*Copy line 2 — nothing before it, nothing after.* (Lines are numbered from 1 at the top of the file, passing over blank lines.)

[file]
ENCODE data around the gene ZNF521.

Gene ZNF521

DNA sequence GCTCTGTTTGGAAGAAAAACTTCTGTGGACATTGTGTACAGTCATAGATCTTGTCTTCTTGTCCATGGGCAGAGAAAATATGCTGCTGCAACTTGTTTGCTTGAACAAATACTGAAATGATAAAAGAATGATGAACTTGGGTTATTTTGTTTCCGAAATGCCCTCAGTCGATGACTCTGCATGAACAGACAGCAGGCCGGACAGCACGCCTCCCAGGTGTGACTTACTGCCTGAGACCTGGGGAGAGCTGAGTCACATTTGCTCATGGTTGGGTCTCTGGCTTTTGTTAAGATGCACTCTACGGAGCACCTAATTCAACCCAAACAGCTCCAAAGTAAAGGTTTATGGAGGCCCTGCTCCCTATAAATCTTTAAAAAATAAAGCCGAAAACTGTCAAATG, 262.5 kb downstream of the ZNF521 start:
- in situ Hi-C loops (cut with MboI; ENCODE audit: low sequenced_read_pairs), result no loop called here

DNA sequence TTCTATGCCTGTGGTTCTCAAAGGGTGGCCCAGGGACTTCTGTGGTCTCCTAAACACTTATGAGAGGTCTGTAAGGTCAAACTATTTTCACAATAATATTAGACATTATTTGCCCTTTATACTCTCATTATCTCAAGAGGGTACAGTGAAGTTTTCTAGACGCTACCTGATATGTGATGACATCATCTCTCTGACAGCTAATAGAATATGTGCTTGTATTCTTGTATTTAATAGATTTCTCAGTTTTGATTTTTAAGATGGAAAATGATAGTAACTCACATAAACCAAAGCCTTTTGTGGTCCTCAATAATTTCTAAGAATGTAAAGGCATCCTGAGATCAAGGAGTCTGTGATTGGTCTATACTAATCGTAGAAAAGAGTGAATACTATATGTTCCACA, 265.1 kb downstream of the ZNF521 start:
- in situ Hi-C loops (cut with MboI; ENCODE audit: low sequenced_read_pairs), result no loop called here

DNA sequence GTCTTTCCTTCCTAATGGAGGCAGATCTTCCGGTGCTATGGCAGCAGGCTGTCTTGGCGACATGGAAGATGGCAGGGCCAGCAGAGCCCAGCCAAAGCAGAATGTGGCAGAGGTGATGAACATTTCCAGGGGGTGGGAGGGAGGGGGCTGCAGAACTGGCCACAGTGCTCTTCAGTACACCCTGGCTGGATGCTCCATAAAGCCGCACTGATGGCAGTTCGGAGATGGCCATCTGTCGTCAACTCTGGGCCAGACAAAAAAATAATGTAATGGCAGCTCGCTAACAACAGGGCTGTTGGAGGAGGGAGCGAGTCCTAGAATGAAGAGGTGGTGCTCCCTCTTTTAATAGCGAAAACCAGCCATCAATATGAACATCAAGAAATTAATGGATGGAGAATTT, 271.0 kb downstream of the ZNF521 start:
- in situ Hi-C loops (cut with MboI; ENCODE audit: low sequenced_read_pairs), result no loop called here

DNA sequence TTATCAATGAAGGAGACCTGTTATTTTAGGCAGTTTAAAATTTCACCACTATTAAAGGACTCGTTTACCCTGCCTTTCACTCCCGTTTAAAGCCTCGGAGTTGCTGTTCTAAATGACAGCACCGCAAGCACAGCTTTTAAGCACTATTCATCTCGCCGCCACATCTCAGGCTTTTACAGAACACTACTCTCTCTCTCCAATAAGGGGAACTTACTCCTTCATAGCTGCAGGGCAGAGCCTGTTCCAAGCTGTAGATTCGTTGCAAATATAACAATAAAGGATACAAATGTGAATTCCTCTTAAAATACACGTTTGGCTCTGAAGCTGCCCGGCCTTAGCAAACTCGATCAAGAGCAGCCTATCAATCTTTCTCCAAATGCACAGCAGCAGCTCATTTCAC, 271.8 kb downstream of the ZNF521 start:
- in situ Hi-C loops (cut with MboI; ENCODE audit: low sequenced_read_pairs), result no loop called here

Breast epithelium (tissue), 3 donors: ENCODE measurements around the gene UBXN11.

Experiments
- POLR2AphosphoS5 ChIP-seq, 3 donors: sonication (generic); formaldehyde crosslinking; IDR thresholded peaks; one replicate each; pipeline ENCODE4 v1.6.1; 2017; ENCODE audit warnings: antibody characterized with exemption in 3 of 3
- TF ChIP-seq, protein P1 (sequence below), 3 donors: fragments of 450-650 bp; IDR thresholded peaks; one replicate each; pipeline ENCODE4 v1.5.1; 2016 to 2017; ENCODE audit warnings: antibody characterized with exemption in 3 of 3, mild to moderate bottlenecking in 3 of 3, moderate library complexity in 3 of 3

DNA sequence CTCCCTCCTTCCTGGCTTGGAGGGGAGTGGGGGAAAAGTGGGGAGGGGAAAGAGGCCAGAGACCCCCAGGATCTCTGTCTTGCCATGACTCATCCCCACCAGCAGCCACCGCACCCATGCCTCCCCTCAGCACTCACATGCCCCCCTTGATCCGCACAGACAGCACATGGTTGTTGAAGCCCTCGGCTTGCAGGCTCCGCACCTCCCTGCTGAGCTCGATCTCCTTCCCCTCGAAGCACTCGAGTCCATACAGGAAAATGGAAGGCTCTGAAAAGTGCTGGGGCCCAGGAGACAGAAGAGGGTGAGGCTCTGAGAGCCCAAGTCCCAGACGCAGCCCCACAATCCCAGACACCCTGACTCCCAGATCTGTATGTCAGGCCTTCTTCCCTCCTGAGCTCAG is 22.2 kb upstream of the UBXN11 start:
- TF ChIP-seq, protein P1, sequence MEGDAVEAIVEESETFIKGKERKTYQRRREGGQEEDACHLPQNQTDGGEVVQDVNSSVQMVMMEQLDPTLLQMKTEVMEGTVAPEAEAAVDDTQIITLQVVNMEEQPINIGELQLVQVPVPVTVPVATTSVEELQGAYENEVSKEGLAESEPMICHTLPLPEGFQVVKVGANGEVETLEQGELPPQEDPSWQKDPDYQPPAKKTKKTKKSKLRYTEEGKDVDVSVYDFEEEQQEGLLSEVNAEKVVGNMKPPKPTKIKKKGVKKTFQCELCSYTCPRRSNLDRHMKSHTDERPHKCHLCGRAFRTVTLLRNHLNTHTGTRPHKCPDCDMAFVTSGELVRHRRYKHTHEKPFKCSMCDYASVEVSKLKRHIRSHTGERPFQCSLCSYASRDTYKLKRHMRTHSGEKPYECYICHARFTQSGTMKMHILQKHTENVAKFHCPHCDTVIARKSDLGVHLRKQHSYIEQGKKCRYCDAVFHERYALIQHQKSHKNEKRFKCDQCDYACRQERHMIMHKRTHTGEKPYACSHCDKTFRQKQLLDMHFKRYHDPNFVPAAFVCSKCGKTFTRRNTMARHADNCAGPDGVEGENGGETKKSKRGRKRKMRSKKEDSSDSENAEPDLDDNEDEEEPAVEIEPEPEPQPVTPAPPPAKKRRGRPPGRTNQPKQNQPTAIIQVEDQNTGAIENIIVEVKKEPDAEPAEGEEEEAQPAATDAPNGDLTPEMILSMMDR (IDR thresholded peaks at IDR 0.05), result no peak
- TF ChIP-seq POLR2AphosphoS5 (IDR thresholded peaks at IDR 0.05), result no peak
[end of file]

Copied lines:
Gene ZNF521